by Alice Bampton
The invention of the printing press made the works of Saint Augustine more widely available to early modern readers, and he became a bestselling author, as evidenced by the numerous editions of his works published during the 16th through 17th centuries.
“The Printed Saint Augustine: Early Editions in Special Collections,” a major exhibit on display in Falvey Memorial Library until May 30th, features numerous early editions of Augustine’s works, augmented by fascinating commentary.
On display is the first English translation of City of God, published in 1610. Was this edition commissioned to convince investors that English expansion in colonial Virginia was an opportunity to promote Christianity in the New World, as an Augustine scholar suggests?
Also featured is a 1555 critical edition by Erasmus, a reprint of the Complete Works edited by the famous humanist in 1528. Erasmus based his edition on Amerbach’s but included the three works omitted from that 1506 version. “Besides correcting errors in the previous edition, Erasmus added his own observations,” according to the exhibit’s explanatory text in the case “Early Complete Works.”
“The Printed Saint Augustine,” curated by Bente Polites, Special Collections librarian, is on display on Falvey’s second floor. This exhibit evolved from the small display Bente created to celebrate both Augustinian Heritage Month and the marathon reading of Saint Augustine’s Confessions in November, 2010.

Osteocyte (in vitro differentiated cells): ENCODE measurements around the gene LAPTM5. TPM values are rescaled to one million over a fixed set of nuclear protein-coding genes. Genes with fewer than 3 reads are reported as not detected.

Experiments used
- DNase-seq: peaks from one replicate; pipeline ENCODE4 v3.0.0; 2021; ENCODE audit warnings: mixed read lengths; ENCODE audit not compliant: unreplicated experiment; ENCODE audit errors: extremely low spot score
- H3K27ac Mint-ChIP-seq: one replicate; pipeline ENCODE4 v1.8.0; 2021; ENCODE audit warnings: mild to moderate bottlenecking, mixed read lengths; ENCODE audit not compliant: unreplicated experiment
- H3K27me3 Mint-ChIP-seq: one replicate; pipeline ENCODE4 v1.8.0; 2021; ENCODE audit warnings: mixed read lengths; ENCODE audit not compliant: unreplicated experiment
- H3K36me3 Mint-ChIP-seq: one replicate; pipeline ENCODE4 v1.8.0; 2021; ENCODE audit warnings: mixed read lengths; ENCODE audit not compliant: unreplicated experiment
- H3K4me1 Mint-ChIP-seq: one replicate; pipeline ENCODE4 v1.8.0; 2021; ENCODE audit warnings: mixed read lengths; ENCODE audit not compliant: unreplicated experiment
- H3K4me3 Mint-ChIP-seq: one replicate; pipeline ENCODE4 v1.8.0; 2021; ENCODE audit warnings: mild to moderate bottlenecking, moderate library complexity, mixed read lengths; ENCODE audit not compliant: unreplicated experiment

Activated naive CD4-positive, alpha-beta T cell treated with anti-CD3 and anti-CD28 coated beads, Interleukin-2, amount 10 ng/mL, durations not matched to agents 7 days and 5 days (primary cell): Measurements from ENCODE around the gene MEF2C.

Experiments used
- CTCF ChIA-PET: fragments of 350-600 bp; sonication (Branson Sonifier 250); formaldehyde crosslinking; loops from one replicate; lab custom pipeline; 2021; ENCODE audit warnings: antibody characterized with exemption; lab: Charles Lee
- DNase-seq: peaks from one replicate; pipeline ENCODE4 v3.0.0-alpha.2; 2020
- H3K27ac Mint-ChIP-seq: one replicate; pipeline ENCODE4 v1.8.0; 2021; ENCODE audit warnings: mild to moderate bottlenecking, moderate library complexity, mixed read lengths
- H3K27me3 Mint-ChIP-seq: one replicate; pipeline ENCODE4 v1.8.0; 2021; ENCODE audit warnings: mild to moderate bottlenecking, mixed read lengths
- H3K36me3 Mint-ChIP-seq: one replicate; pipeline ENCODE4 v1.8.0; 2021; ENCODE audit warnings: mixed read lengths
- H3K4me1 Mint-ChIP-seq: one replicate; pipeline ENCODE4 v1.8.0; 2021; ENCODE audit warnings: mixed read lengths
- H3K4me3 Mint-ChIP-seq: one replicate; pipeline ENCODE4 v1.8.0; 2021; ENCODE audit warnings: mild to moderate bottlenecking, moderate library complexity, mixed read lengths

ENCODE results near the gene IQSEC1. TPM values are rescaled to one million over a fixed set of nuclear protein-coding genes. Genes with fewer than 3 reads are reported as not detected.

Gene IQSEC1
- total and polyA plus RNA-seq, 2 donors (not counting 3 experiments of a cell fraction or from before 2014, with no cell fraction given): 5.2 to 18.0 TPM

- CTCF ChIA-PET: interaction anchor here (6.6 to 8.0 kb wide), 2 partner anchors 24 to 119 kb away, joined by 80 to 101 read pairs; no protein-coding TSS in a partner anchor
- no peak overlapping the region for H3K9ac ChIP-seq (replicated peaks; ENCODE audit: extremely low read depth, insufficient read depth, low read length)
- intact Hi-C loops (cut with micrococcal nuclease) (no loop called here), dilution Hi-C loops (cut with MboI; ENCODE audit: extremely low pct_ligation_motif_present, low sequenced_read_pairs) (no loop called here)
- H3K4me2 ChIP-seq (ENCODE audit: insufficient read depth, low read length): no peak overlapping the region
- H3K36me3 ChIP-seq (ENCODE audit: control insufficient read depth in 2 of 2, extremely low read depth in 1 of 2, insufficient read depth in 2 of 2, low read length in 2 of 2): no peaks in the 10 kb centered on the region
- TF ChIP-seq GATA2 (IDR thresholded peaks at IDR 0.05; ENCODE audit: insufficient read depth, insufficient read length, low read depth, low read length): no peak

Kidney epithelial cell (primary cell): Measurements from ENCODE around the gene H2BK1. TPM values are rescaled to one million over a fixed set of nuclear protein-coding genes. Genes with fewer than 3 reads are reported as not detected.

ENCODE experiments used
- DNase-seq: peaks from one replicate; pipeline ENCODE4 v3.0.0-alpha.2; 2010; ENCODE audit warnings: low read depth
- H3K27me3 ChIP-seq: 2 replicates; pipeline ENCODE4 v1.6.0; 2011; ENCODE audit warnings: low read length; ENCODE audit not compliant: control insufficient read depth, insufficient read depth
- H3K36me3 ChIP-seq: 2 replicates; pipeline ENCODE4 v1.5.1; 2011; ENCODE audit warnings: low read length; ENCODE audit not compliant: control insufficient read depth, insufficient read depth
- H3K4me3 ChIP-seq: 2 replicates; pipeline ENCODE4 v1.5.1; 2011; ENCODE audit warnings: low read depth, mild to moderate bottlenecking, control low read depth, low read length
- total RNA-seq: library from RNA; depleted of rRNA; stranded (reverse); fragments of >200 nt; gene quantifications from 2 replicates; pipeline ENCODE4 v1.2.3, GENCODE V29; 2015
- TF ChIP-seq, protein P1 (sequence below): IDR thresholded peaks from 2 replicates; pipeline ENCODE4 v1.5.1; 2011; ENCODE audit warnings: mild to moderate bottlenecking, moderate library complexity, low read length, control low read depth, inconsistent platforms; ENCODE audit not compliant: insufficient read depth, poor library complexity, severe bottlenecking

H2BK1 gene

Bente explains that while Special Collections had a collection of early works by Saint Augustine, she has made “an effort to acquire 15th and 16th century editions of Saint Augustine’s Confessions.” Special Collections owns approximately one thousand volumes by Saint Augustine and also collects works by other Augustinians for the Augustiniana collection.
This exhibit focuses on early editions, from the 15th through 17th centuries, of Saint Augustine’s works, although one case, “Early English Translations,” features works from the 19th century.
Of interest to art lovers is the open volume, Principalium Sententiarum in Explanationem Libri Psalmorum, printed in Paris, 1529, which has a placard stating the “Border of the title page [is] attributed to Hans Holbein the younger.” Holbein the Younger (1497/98 – 1543) was an important Northern Renaissance painter and draftsman. This book is in case 11, located adjacent to the Special Collections department. (more…)